Uncertainty and Monetary Policy Experimentation: Empirical Challenges and Insights from Academic Literature

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Central banks face considerable uncertainty when conducting monetary policy. Some of the reasons for this include limitations of economic data, the unobservability of key macroeconomic variables such as potential output, structural changes to the economy and disagreements over the correct model for the transmission of monetary policy. At the same time, monetary policy is affected by uncertainty from various sources, including lack of or imperfect observation of economic variables, structural economic changes and possible misspecifications using models. We draw from the academic literature to review some of the key sources of this uncertainty and their implications for the conduct of monetary policy. First, we discuss evidence on release lags and revisions to economic data. We also highlight uncertainty around measuring unobservable variables such as the output gap and the natural rate of unemployment. The strength of a trade-off between these measures of economic slack and inflation—a cornerstone of monetary policy—is itself subject to continuous reassessment. Second, the literature finds that different sources of uncertainty may make the optimal conduct of monetary policy either more or less responsive to economic shocks. Additionally, the benefits of tackling uncertainty by engaging in purposeful monetary policy experimentation are typically small but may become more significant during major structural change or following unprecedented shocks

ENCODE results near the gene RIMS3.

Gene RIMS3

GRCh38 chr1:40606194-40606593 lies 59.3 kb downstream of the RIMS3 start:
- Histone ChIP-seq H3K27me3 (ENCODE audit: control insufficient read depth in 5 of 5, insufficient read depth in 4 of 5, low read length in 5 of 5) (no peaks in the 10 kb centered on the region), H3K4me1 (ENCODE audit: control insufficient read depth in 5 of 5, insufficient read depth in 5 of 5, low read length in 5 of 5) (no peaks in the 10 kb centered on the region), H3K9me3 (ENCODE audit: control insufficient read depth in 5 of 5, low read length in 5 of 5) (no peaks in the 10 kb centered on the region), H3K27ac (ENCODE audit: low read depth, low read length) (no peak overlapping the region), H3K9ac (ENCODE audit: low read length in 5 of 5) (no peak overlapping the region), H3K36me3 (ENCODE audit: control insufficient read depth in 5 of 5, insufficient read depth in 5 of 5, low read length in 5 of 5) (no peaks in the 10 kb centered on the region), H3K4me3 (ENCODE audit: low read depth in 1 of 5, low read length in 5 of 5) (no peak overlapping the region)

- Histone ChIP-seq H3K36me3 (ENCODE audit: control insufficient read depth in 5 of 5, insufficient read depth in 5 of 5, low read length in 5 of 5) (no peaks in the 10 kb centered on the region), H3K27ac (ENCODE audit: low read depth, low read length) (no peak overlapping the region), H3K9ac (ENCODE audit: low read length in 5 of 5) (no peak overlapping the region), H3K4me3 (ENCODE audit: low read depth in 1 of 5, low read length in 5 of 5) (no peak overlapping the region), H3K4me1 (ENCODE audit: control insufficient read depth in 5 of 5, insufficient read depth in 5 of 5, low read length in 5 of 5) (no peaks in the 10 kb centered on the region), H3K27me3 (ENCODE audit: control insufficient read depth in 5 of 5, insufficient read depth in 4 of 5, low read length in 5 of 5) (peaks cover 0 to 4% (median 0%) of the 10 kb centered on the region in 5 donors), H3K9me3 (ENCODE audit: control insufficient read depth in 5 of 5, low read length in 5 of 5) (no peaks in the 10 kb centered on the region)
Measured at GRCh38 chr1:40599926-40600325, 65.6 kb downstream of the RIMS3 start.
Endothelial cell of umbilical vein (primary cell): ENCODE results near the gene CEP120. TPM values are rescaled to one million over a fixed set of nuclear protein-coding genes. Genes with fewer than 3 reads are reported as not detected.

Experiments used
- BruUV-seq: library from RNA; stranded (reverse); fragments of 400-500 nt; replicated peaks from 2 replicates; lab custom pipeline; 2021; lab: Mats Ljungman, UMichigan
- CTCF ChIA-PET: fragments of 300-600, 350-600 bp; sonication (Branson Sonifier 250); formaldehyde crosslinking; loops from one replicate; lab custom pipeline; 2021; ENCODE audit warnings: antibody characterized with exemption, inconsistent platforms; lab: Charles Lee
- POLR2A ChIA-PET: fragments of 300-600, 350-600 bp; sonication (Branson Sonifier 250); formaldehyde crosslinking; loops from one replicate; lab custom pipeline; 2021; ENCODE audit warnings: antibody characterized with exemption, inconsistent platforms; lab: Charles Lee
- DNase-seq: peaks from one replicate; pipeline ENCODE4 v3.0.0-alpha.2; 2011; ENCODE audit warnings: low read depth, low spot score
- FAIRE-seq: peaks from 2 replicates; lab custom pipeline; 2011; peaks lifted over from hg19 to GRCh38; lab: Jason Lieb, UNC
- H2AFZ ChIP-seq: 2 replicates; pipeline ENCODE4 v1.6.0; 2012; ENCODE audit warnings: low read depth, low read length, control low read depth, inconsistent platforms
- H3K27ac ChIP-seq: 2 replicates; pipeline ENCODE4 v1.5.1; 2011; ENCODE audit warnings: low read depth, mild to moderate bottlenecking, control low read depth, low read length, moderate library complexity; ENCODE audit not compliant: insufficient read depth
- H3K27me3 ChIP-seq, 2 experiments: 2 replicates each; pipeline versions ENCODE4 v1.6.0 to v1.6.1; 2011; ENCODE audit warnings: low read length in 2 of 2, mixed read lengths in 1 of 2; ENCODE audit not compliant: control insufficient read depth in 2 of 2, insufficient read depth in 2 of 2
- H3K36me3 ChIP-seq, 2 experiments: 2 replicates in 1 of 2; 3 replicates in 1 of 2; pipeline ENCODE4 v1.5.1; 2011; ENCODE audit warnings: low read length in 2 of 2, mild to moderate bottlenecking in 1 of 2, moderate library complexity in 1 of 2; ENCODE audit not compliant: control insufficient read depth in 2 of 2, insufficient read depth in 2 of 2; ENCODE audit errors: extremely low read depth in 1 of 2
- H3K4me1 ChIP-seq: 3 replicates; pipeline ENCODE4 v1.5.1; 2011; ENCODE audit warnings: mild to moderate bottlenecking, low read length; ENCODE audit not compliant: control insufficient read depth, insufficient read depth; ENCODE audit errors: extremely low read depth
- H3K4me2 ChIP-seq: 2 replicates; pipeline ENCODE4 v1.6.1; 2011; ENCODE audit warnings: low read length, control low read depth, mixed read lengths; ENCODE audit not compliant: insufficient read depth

DOI: https://doi.org/10.34989/sdp-2022-9